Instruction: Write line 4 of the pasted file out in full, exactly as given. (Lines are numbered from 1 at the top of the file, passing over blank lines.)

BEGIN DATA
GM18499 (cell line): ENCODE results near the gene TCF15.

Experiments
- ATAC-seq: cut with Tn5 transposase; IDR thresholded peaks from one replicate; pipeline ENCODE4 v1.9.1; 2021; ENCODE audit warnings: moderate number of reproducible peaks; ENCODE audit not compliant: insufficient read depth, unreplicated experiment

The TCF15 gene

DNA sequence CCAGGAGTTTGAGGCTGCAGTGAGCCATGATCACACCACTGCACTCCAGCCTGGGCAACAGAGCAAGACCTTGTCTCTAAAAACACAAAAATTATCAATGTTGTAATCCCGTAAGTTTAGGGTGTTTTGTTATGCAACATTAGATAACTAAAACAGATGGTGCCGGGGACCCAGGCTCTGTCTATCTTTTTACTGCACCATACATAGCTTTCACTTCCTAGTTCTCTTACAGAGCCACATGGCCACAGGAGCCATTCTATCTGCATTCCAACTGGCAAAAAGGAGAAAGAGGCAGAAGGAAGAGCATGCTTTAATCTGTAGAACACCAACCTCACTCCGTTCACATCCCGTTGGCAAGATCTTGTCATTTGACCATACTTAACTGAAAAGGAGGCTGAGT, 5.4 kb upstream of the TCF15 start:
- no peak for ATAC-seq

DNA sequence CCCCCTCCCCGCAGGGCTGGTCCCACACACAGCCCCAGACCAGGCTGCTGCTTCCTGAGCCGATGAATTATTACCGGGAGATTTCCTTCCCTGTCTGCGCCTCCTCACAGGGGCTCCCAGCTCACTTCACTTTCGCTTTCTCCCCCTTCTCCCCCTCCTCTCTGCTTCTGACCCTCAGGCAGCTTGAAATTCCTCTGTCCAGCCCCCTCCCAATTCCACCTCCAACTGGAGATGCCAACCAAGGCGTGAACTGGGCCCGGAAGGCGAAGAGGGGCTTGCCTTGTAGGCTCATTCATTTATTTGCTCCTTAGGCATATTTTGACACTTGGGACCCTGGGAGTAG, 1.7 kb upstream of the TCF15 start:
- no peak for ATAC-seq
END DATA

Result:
The TCF15 gene